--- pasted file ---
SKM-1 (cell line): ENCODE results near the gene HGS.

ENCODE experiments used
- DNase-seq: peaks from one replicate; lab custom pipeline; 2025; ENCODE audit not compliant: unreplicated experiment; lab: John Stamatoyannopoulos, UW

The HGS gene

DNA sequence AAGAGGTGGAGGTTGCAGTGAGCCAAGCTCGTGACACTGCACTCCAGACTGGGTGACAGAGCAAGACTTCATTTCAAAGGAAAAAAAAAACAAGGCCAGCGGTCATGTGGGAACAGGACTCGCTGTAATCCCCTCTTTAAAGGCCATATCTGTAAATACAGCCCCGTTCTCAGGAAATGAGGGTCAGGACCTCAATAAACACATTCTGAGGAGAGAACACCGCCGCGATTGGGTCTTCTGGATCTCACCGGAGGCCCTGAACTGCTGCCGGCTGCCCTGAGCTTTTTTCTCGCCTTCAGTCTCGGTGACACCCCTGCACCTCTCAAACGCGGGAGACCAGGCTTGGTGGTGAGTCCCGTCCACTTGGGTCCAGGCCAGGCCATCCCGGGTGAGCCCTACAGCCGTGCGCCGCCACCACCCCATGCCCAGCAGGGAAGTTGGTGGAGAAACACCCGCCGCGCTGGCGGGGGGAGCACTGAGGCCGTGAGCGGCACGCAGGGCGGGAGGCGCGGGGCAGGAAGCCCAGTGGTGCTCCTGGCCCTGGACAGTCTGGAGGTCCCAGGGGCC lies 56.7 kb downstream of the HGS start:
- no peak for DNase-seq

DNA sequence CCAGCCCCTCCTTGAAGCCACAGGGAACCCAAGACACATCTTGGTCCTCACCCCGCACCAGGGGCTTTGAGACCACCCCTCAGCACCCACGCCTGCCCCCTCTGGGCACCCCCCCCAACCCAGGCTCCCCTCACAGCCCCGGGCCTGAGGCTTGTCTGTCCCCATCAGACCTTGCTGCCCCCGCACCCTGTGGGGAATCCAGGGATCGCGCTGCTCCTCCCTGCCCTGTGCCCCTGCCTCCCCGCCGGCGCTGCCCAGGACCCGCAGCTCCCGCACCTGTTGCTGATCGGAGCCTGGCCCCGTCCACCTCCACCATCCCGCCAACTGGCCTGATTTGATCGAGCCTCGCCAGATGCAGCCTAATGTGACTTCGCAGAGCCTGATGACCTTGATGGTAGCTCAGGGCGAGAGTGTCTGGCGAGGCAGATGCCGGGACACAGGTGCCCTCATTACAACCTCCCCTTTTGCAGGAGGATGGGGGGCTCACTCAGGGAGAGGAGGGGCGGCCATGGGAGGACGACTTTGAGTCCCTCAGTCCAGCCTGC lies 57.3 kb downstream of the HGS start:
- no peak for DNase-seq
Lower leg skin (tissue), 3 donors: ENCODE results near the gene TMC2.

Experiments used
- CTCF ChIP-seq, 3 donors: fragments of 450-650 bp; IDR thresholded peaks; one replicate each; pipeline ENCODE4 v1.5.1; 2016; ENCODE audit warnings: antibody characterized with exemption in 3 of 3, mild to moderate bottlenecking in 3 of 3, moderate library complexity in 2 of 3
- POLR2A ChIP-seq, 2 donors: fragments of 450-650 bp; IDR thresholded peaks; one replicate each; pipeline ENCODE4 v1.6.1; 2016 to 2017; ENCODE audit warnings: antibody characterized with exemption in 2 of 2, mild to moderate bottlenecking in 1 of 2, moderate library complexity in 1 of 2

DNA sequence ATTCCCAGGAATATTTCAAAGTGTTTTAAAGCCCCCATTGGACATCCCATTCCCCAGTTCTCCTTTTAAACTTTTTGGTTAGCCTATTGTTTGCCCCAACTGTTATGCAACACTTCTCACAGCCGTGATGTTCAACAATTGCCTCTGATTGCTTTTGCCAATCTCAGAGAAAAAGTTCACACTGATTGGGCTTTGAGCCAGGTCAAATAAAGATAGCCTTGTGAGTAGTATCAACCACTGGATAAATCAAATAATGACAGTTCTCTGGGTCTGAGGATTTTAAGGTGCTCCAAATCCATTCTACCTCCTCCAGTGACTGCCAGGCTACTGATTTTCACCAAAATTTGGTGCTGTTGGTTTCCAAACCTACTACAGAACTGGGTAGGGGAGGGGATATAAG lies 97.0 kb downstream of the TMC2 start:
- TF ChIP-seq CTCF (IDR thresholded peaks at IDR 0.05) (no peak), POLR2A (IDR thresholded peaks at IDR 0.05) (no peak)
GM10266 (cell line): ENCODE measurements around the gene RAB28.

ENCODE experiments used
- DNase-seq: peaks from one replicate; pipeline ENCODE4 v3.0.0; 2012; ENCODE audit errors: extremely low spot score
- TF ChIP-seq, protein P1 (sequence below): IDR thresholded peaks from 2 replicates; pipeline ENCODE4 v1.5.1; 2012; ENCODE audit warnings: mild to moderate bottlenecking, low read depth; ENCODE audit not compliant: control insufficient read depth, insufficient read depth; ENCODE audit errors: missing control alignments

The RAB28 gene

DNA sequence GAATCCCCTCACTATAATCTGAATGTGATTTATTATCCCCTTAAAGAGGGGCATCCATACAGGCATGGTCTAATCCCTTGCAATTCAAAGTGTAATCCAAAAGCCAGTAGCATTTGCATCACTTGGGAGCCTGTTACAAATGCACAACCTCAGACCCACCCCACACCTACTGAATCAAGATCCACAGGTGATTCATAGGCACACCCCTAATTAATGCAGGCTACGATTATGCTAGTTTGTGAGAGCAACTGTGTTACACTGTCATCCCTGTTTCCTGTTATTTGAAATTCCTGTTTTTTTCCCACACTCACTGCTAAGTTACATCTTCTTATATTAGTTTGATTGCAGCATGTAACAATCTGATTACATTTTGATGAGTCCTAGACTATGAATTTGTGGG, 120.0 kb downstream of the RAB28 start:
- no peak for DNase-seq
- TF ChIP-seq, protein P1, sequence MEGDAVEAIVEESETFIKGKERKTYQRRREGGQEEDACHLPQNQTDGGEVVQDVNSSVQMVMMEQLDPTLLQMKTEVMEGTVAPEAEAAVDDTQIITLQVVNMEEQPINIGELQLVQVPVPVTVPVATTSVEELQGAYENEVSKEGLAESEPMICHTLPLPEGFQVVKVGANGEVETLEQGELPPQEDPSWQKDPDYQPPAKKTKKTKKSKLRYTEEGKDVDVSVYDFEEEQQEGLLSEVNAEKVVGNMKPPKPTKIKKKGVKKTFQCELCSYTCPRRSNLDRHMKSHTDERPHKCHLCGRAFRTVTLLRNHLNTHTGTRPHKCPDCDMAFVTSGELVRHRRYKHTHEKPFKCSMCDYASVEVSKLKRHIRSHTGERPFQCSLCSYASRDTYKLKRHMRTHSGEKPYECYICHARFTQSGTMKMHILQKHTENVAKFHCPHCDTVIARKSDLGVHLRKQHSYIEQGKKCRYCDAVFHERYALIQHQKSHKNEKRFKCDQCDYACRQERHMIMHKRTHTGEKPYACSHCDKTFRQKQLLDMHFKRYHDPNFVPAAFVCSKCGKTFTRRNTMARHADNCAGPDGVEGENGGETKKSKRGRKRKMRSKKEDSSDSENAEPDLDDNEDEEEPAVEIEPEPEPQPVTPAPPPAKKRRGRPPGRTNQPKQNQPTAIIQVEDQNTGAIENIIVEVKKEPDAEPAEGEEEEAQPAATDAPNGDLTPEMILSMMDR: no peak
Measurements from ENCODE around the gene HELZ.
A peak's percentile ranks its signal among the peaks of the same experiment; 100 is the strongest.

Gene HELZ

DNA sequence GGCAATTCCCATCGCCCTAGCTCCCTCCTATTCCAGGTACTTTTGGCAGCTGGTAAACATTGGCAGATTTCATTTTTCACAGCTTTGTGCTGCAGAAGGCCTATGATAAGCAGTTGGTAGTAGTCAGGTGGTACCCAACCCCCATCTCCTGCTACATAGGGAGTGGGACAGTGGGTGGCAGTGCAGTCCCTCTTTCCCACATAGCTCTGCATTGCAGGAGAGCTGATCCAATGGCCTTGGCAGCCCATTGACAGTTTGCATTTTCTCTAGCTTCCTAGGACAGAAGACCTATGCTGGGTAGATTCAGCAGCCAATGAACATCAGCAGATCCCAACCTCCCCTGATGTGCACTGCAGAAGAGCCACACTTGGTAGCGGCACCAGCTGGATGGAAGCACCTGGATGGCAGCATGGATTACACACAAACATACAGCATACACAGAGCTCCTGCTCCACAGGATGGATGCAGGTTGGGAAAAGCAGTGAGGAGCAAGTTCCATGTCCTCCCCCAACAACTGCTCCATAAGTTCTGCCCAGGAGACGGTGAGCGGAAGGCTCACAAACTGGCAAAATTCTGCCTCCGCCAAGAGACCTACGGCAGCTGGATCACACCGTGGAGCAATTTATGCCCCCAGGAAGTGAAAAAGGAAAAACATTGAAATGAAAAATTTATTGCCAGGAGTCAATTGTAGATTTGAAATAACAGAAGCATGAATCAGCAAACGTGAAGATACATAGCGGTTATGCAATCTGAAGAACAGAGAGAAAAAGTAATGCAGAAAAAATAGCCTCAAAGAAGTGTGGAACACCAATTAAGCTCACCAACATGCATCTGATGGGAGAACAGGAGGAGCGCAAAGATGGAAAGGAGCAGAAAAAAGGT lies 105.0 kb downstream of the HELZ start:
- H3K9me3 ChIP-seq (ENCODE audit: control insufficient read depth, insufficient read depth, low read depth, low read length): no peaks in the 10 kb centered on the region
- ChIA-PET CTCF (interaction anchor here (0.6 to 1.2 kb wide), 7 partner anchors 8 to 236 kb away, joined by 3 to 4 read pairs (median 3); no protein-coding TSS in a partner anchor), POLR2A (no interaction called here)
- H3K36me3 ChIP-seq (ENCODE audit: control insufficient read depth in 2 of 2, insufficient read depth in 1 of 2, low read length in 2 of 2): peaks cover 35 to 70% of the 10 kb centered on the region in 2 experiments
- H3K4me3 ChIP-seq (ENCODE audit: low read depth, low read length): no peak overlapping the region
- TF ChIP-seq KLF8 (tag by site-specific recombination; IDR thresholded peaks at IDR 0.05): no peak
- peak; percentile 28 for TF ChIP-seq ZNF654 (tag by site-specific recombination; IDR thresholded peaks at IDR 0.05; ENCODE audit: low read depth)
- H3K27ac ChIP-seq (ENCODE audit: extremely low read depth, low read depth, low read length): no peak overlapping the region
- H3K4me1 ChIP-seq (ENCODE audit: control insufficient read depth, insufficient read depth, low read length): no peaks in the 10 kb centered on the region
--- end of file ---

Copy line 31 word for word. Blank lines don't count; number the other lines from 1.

- TF ChIP-seq KLF8 (tag by site-specific recombination; IDR thresholded peaks at IDR 0.05): no peak